What lies at the end of the rainbow? RSV Nuyina looks close to finding out. Most likely it'll be more 5 metre swells when crossing the Southern Ocean. We hope our expeditioners have already found their sea legs.

16 February 2022
RSV Nuyina, Voyage 5, 2021–2022
42.9°S, 147.3°E – 7 km travelled

We can't get enough of this beautiful video of RSV Nuyina as it departs the Derwent on its second voyage to Antarctica. Australia's new ice breaker will be an impressive sight as it sails through the Southern Ocean on the way to Davis station.

With thanks to White Spark Pictures for the video.

14 February 2022
RSV Nuyina, Voyage 5, 2021–2022
42.9°S, 147.3°E – 0 km travelled

Before heading south to Antarctica RSV Nuyina is spending some time off the Tasmanian coast testing our ‘boats with wheels’, otherwise known as LARCs (Lighter, Amphibious, Resupply, Cargo).

These multi-tasking wonders can power through the surf and drive up the rocky beach. Perfect for delivering cargo to our sub-Antarctic research station at Macquarie Island.

13 February 2022
RSV Nuyina, Voyage 5, 2021–2022
42.9°S, 147.3°E – 0 km travelled

Excited for the journey ahead, our expeditioners emerged from pre-departure quarantine to don their masks and board their home for the next six weeks. With a final wave to well-wishers and family, RSV Nuyina sailed out of Hobart to undertake a resupply of Davis and Macquarie Island research stations.

22 January 2022
RSV Nuyina, Voyage 2, 2021–2022
63.2°S, 112.2°E – 8,880 km travelled

Our on board photographer certainly knows how to capture a great image. Check out these amazing shots taken at the Petersen Bank as Nuyina continues its journey home to Hobart.

18 January 2022
RSV Nuyina, Voyage 2, 2021–2022
66.2°S, 110.2°E – 7,960 km travelled

At nine kilometres wide, Vanderford Glacier is one of the biggest in east Antarctica and funnels off winds like a gigantic cooling fan — very handy to test some of the ship’s systems, including the multibeam echosounder. Much to everyone’s delight the acoustics team discovered a deep canyon beneath the glacier that has never been mapped before. Read more about the discovery by clicking on the Stories menu.

17 January 2022
RSV Nuyina, Voyage 2, 2021–2022
66.3°S, 110.5°E – 7,960 km travelled

RSV Nuyina’s first refuelling of an Antarctic station is complete, helped by a lucky weather window of calm days and glassy seas. As the ship heads home from Casey research station clouds rolled in over Newcomb Bay – and some on board rolled around on the helideck in a spelling bee. Can you guess what it says?

14 January 2022
RSV Nuyina, Voyage 2, 2021–2022
66.2°S, 110.5°E – 7,947 km travelled

In Casey you missed it… expeditioners and crew on RSV Nuyina are thrilled to arrive at Casey research station for the first time, joining Happy Dragon in Newcomb Bay. Nuyina's on-board mini-fleet of boats and barge is preparing to help with pumping a shipload of fuel to shore. Happy Dragon continues to transfer cargo in our largest resupply operation ever.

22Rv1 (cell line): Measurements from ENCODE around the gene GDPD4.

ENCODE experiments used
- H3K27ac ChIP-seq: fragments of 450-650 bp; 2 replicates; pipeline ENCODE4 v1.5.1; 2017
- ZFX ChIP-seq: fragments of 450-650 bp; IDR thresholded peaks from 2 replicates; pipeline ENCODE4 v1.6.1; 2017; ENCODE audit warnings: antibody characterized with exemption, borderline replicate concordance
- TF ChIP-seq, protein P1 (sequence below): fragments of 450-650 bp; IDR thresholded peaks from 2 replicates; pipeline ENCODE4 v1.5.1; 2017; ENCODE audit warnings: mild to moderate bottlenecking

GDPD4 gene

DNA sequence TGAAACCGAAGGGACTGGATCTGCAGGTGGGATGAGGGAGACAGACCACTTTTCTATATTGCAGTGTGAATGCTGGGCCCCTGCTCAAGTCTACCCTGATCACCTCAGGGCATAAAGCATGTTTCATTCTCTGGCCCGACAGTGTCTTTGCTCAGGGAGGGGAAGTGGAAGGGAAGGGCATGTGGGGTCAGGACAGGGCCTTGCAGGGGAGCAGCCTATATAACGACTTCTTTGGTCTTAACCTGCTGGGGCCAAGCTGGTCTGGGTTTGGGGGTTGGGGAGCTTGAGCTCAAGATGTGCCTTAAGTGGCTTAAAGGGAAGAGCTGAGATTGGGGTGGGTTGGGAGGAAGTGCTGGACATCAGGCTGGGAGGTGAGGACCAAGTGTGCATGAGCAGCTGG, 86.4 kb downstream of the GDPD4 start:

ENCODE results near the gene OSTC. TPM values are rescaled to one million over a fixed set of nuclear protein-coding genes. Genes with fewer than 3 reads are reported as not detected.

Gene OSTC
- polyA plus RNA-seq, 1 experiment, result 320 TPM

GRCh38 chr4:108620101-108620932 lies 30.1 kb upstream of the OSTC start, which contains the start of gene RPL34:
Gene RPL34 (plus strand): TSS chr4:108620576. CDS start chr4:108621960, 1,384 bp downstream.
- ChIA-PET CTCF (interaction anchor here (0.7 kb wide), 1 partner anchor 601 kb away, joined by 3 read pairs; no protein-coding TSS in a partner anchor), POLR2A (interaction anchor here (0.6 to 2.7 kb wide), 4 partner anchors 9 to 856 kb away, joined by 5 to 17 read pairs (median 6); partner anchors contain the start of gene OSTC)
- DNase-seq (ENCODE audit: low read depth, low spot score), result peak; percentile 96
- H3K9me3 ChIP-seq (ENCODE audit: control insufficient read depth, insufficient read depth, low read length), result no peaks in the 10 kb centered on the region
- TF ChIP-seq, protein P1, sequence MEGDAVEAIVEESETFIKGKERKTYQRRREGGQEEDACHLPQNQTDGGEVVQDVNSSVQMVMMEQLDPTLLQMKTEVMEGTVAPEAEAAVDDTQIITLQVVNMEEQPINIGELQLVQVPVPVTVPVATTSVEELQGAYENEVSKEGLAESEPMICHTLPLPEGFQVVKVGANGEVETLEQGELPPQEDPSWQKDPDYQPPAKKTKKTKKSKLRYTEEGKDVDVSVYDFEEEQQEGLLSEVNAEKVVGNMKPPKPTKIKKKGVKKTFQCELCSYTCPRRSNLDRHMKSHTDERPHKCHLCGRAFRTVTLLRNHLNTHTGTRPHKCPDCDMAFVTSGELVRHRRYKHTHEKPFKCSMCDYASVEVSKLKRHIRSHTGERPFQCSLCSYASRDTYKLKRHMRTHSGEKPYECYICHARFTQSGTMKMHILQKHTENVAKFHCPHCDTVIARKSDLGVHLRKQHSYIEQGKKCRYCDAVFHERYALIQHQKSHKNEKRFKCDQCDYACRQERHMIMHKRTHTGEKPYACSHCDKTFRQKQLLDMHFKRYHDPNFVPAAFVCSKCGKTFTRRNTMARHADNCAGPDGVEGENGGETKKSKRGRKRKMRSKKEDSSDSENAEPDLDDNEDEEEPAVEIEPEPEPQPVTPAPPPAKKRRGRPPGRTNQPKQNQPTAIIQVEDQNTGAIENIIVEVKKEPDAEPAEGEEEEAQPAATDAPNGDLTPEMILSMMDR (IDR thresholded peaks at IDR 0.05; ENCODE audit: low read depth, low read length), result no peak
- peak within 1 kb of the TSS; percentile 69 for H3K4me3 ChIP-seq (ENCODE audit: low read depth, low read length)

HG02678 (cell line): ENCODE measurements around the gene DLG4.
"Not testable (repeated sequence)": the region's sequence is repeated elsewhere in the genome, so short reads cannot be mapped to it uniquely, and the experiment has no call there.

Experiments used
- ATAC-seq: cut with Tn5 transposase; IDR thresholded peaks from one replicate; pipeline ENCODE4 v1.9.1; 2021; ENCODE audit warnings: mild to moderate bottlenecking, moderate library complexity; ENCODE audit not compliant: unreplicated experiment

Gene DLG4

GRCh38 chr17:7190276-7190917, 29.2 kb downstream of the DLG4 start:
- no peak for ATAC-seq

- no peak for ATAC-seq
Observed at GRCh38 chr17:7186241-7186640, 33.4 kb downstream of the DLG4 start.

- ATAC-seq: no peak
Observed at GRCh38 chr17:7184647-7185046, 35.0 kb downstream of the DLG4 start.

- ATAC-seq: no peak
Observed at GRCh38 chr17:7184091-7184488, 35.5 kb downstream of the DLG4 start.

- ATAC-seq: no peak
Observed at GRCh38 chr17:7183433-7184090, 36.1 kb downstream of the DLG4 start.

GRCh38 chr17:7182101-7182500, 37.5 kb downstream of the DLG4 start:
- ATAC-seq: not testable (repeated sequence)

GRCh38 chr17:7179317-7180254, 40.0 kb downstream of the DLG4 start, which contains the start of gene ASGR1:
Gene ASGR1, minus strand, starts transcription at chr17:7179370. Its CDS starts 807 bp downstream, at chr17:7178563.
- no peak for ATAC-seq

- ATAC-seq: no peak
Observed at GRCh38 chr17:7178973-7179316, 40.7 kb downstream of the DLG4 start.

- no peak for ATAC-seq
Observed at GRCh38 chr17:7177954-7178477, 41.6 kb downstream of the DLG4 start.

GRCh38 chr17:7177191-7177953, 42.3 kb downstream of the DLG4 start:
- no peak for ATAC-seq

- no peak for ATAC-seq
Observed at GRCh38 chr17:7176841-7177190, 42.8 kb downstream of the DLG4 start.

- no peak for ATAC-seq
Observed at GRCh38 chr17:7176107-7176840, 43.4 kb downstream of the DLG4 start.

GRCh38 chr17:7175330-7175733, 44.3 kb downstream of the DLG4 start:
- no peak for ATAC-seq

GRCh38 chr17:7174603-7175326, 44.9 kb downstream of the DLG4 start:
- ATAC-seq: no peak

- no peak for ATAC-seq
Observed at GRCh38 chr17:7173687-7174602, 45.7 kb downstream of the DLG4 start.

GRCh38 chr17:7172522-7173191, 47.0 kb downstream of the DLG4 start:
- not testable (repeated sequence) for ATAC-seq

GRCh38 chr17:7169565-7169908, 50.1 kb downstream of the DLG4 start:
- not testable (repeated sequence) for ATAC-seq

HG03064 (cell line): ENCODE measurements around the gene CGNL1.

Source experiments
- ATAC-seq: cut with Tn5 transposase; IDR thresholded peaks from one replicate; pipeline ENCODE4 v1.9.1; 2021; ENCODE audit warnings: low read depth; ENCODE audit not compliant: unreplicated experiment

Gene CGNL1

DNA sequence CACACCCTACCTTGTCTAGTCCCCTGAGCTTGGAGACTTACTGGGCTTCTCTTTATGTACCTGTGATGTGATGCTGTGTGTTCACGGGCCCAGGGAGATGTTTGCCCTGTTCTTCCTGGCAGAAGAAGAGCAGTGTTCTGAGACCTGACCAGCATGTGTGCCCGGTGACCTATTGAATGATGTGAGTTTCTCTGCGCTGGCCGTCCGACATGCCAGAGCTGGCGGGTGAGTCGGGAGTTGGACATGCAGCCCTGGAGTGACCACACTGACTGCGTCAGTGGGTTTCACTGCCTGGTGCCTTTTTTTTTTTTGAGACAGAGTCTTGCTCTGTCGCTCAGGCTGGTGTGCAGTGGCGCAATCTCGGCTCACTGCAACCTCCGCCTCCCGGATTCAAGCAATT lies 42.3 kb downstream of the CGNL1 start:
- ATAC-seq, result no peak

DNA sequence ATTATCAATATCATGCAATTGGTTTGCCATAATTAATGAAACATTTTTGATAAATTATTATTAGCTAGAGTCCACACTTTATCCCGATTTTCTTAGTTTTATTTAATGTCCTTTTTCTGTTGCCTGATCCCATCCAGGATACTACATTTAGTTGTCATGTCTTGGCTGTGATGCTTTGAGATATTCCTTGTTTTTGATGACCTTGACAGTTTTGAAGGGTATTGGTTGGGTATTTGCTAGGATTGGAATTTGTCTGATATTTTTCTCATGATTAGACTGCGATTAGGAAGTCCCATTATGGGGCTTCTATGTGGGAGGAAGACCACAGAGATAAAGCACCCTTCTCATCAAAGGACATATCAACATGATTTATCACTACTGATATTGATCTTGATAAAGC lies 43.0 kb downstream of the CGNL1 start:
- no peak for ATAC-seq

Shortly after arrival, refuelling the tanks at Casey station begins, involving a complex dance between ship and shore using kilometres of fuel hose. The process demands careful planning, a comprehensive checklist and occasionally a few prods to move those pesky bergy bits out of the way. Lucky those penguins are there to supervise.

12 January 2022
RSV Nuyina, Voyage 2, 2021–2022
62.9°S, 105.4°E – 7,595 km travelled

Our onboard media team look like they are having great fun on the FODS (Forward Outboard Deployment System) as Nuyina sails in to some Antarctic weather. Just don't look down!

6 January 2022
RSV Nuyina, Voyage 2, 2021–2022
66.2°S, 76.5°E – 5,095 km travelled

Land Ahoy! Nuyina navigated safely through the bergy bits to arrive for the first time at Davis research station in east Antarctica. Delivering two helicopters and some much anticipated cargo, the buzz on station was palpable.

“Everyone was pretty excited. Many people have been waiting years to see this. And there’s a lot of excitement for the mail bags.” Dani Yannopoulos, Davis Station Leader

4 January 2022
RSV Nuyina, Voyage 2, 2021–2022
63.1°S, 89.4°E – 4,150 km travelled

Scientists show their thrill at the krill captured during their first ‘wet well’ test in Antarctic waters. The wet well is a watertight room deep inside the ship that allows scientists to collect krill samples without damaging these delicate but scientifically important crustaceans.

31 December 2021
RSV Nuyina, Voyage 2, 2021–2022
56.3°S, 129.0°E – 1,882 km travelled

Iceberg! Right ahead! Or more precisely abeam. Another historic first for our intrepid icebreaker was logged at 11.45am when Nuyina sailed past this beauty. To count as a sighting the berg had to be as big as the ship and visible to the naked eye. Binoculars surely not required!

30 December 2021
RSV Nuyina, Voyage 2, 2021–2022
52.9°S, 135.8°E – 1,308 km travelled

RIDGY-DIDGE: RSV Nuyina bags its first deepsea mountain peak – a seamount higher than Mount Kosciuszko. At more than 2,500 m high, 29 km wide and 45 km long, the seamount is the first big feature mapped by the ship’s multibeam echosounders on its way to Antarctica.

26 December 2021
RSV Nuyina, Voyage 2, 2021–2022
43.2°S, 147.5°E – 19 km travelled

Nothing like a few lively bow waves to help you find your sea legs! Having left Tasmania behind, Nuyina is powering its way through 6 metre swells and 30+ knot winds.

24 December 2021
RSV Nuyina, Voyage 2, 2021–2022
42.9°S, 147.3°E – 0 km travelled

Once away from port our team tested the refuelling systems and calibrated the acoustic instruments, before sailing out the Derwent and heading south to the icy continent.

23 December 2021
RSV Nuyina, Voyage 2, 2021–2022
42.9°S, 147.3°E – 0 km travelled

And they’re off! Australia’s brand new icebreaker, 67 lucky voyagers and a dog called Stay depart Hobart on RSV Nuyina’s maiden voyage to Antarctica, waved off by friends, family and colleagues. What amazing adventures and discoveries await this ground-breaking ship?